April 29, 2001, Sunday
Pacific tax havens set to defy close-down orders from rich club
by Michael Field
(AUCKLAND, April 29) Pacific tax haven nations, in some cases with Russian mafia and South American drug connections, are defying orders from the worlds richest powers to curb
The Pacific Islands Forum Secretariat said in a weekend statement that its 16 nation membership is "committed to protecting their sovereign right to operate offshore financial
centres" and warned the Organisation for Economic Cooperation and Development (OECD) to back off or the Pacific "will have to take recourse to other avenues and fora".
The "Harmful Tax Competition Initiative" of the Paris-based OECD, made up of 30 of the worlds richest nations, has set a July 31 deadline on seven Pacific countries,
among 35 states, to impose tight new controls over their tax haven banking.
Among them is Nauru which Moscow and Washington authorities claim has seen around 70 billion US dollars worth of mafia money pass through its banks.
Niue meanwhile has given control of its tax haven operation to a Panamanian law firm, bringing allegations it is being used to launder drug money. Earlier this year US banks
announced a ban on sending money to Niue.
But Pacific nations claim they are being attacked because they are small and powerless while the big tax haven operations, those operated within the OECD, are not subject to the
Last week ministers and officials from Cook Islands, Nauru, Niue, Republic of Marshall Islands, Samoa, Tonga and Vanuatu met in Fiji, along with Australia, New Zealand and the OECD
Secretariat to discuss the issue.
The acting secretary general of the secretariat, Iosefa Maiava, said in a statement it was a "David and Goliath stand-off".
"The seven listed Pacific nations have a combined GDP (gross domestic product) of around one billion US dollars, compared to Australia's annual GDP of around 300 billion
dollars, and they have a total population barely one eighth that of Sydney," he said.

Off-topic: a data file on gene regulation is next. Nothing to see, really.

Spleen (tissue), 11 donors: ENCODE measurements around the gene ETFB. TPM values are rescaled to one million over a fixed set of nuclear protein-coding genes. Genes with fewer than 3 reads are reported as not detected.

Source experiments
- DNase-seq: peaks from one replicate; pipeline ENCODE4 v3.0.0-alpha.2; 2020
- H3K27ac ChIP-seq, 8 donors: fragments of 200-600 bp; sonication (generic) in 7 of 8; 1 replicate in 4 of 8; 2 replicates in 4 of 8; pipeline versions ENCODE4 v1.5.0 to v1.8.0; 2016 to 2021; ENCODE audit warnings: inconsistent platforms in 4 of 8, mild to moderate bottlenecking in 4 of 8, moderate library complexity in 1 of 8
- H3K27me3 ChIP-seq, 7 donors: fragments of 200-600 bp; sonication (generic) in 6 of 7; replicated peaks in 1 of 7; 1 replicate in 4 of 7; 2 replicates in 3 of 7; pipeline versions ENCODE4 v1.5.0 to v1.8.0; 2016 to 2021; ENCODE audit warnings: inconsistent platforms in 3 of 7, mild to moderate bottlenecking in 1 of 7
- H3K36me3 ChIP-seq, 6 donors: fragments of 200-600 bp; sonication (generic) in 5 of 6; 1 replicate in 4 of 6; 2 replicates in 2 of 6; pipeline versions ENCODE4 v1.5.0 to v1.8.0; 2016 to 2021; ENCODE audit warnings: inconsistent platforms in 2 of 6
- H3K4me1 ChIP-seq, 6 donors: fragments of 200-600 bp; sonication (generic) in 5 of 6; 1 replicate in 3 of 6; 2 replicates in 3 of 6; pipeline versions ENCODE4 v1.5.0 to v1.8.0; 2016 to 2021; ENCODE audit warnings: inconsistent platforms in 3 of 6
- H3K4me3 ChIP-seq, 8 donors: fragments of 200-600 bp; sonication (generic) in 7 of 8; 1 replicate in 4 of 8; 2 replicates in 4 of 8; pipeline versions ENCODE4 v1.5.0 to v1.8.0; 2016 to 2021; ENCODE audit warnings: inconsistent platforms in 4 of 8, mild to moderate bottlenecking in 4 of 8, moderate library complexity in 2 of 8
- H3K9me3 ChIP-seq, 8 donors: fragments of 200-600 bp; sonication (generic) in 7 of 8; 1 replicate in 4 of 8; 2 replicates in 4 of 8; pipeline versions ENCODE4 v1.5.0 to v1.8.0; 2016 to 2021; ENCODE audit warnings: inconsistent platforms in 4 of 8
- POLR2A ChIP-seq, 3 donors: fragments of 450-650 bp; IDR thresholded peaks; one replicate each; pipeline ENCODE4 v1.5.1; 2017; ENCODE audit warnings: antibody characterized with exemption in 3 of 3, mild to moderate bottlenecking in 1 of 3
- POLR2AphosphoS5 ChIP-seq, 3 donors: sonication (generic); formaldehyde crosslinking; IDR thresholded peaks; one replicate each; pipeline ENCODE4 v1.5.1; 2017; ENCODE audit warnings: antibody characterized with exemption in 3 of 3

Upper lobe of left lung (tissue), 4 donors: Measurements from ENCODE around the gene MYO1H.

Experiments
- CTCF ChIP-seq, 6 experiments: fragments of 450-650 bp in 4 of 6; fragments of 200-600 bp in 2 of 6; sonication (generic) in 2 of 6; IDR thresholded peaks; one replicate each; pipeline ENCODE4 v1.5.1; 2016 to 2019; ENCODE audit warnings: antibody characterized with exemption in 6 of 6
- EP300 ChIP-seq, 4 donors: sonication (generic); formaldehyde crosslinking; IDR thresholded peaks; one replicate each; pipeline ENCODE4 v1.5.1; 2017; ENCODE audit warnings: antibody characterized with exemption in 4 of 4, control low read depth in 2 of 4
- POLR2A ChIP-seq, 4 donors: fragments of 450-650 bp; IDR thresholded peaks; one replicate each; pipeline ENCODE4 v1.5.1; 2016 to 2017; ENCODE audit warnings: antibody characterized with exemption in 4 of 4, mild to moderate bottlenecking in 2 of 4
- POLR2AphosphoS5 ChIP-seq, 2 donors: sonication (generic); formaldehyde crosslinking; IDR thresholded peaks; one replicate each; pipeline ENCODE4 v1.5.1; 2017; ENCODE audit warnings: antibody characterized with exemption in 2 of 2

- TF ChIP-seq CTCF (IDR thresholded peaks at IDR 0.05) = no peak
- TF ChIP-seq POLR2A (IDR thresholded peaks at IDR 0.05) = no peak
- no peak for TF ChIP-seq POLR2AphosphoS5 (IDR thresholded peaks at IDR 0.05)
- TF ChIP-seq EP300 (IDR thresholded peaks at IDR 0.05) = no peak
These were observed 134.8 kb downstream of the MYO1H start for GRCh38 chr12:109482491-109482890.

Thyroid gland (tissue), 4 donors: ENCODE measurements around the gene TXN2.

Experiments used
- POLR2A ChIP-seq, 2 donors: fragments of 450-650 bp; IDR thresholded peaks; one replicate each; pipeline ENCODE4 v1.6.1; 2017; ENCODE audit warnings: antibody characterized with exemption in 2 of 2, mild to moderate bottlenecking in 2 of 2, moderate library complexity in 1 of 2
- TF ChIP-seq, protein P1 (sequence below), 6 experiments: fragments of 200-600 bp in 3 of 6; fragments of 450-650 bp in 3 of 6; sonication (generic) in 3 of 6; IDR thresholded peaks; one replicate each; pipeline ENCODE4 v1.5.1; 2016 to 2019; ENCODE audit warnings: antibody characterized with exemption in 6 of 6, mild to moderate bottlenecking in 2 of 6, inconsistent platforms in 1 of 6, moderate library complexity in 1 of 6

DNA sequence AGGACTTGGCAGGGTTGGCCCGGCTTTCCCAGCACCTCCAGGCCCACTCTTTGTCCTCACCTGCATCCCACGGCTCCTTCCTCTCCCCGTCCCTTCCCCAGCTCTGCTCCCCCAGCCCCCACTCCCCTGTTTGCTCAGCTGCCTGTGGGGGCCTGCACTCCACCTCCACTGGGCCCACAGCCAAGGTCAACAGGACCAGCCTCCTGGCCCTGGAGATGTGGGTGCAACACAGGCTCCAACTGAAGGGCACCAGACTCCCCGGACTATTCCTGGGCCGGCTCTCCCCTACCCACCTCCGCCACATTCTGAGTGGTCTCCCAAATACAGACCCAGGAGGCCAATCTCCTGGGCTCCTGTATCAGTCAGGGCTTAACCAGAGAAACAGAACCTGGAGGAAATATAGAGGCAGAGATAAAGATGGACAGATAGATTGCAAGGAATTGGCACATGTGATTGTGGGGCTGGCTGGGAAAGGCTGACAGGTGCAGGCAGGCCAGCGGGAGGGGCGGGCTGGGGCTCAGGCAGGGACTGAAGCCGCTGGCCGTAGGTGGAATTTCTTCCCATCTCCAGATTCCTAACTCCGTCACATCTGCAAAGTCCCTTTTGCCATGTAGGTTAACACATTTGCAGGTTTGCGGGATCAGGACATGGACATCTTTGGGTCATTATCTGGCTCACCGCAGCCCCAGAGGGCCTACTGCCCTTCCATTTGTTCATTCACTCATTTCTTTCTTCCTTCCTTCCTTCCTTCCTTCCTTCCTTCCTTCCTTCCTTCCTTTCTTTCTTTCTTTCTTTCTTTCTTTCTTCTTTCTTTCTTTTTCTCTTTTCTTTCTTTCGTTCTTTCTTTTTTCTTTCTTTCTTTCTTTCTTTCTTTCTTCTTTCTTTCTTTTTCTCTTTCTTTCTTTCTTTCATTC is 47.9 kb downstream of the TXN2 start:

Niue, the smallest nation, has a population of only 1,800 and an annual government budget of around 20 million NZ dollars (8.3 million US dollars) and all the Pacific nations have
heavy trade deficits with mainly OECD members.
They did not have the resources to address the issues of harmful tax competition, and nor could they negotiate on an equal standing with the OECD, the statement said.
The meeting issued a regional position statement in which they said all nations "have the right to compete in the international financial markets, through the provision of
both onshore and offshore financial services".
They concede that "basic standards" have to be met by the operations but "in a way which does not compromise the right of countries to provide these services".
It said the OECDs Initiative was forcing countries to choose between committing to it and suffering "possible and immediate to long-term loss of economic activity through the
loss of offshore sector clients" or ignoring the deadline and "suffering loss of economic activity through the imposition of defensive measures by OECD members".
"In either case, the elements which make offshore financial tools attractive will be removed and so cause shrinkage or closure of this sector in listed nations ...
"It can also be damaging to the integrity of their jurisdictions and to the well-being of other countries in the region. The end result will be greater reliance on development
The statement said Pacific countries were being treated unfavourably by the initiative: "It offers one-sided benefits to OECD members, while OECD nations with offshore
financial centres are not required to make an identical commitment."
The Pacific wanted the deadline lifted so real negotiations could take place.
"Affected members are committed to protecting their sovereign right to operate offshore financial centres.
"As such, if the deadline is not lifted and comes into play the membership will have to take recourse to other avenues and fora to resolve the situation."